DO NOT USE WINCHESTER® WILDCAT® 22 RIMFIRE AMMUNITION WITH LOT NUMBERS CONTAINING LETTERS XN, YA, YB or YC. The ammunition Lot Number is imprinted (stamped without ink) on the outside of the right tuck flap of the 50-round box, as indicated here:

DO NOT USE WINCHESTER® XPERT® 22 RIMFIRE AMMUNITION WITH LOT NUMBERS CONTAINING LETTERS XN, YA, YB or YC. The ammunition Lot Number is imprinted (stamped without ink) on the outside of the top tuck flap of the 500-round box, as indicated here:

To determine if your ammunition is subject to this notice, review the Lot Number. If the Lot Number contains the letters XN, YA, YB or YC return the ammunition to Winchester via United Parcel Service (UPS). Securely pack the ammunition into a corrugated cardboard box, write “CARTRIDGES, SMALL ARMS ORM-D” on the outside, and ship to:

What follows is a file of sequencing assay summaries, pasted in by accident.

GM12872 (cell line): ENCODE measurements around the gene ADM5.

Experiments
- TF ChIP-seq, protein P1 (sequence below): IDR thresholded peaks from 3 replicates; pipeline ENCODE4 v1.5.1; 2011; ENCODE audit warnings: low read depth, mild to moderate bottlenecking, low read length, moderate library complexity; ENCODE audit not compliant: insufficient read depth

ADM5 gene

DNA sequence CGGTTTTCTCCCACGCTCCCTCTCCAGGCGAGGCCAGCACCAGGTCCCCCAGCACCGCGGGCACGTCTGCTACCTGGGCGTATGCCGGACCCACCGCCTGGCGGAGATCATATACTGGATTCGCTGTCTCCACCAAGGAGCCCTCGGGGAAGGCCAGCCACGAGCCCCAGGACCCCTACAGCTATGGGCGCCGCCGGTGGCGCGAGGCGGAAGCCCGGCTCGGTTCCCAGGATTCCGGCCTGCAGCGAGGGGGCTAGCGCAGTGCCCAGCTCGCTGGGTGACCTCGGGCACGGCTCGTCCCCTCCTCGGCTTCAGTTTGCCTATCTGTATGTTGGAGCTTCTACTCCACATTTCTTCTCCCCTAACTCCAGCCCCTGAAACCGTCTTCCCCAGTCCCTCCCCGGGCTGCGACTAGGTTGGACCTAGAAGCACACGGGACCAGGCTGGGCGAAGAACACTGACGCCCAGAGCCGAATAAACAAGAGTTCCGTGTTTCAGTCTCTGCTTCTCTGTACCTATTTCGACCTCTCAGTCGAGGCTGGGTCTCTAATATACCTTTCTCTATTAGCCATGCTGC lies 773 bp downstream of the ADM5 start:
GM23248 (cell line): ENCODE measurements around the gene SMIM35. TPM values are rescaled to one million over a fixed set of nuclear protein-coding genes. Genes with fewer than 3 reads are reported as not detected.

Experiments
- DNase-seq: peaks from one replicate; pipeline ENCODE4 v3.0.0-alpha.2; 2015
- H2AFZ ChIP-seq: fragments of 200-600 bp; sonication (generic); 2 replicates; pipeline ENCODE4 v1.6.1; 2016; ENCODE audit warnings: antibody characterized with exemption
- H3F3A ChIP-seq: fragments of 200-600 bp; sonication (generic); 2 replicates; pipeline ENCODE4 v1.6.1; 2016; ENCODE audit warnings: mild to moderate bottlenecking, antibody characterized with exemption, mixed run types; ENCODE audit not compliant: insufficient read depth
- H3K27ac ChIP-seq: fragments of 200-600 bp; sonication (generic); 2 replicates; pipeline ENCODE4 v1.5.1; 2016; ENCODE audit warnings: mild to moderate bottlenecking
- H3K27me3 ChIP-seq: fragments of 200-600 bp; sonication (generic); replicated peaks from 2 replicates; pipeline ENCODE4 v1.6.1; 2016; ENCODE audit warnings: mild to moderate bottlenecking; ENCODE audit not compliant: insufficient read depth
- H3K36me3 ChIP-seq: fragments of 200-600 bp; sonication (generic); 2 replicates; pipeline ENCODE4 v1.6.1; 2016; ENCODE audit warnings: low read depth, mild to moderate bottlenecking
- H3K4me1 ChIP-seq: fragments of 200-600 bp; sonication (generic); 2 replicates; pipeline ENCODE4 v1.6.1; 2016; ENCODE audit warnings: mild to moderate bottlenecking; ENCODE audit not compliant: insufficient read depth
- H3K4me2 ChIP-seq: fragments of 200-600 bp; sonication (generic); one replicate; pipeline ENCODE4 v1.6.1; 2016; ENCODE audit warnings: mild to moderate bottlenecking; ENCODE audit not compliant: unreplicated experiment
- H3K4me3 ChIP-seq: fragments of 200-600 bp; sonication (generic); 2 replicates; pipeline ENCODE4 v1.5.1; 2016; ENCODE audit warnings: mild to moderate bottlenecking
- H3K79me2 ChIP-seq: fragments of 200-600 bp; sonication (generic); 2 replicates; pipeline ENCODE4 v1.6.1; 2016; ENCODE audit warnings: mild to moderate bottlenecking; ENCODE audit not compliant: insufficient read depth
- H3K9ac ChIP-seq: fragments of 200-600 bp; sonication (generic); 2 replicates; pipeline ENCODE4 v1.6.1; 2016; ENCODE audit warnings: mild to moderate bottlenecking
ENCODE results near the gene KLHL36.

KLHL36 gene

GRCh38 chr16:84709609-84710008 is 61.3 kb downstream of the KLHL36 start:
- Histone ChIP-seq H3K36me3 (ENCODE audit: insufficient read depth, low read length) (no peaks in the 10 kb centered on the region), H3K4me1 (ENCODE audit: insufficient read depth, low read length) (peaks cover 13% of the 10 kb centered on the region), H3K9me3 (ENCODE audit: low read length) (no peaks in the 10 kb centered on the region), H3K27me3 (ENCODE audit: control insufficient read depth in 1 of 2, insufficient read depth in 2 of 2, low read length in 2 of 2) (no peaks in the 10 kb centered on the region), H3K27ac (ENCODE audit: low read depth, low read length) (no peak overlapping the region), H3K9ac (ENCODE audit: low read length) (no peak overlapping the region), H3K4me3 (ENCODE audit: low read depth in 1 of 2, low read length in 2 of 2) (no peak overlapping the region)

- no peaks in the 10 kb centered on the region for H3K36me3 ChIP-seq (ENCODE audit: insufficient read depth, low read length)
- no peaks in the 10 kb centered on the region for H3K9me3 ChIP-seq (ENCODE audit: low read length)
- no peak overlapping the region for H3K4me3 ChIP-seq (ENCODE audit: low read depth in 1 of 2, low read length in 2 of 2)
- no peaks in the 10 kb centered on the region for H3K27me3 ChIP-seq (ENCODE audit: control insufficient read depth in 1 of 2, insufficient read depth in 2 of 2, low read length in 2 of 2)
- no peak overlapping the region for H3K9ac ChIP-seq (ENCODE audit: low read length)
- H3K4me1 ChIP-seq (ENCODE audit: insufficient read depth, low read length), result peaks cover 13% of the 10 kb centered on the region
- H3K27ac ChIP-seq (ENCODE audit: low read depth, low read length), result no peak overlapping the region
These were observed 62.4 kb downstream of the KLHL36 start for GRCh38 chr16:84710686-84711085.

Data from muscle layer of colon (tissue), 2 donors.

USA Customers:
Canadian Customers:
Olin Corporation – Winchester Division
Olin Corporation - Winchester Division
Tile Warehouse
C/O HSL Warehousing
Powder Mill Road, Gate 4A
739 Monaghan Rd.
East Alton, IL 62024
Peterborough, ON. K9J 7S4
Attention: 22LR Recall
Attention: 22LR Recall

International customers, please contact Winchester via the web at

Please include your name, address, and phone number. Winchester will send you coupons good for replacement ammunition from your local Winchester dealer.

This notice applies only to WILDCAT® 22 and XPERT® 22 rimfire ammunition with Lot Numbers containing the letters XN, YA, YB or YC. Other Symbol Numbers or Lot Numbers are not subject to this recall and should not be returned to Winchester.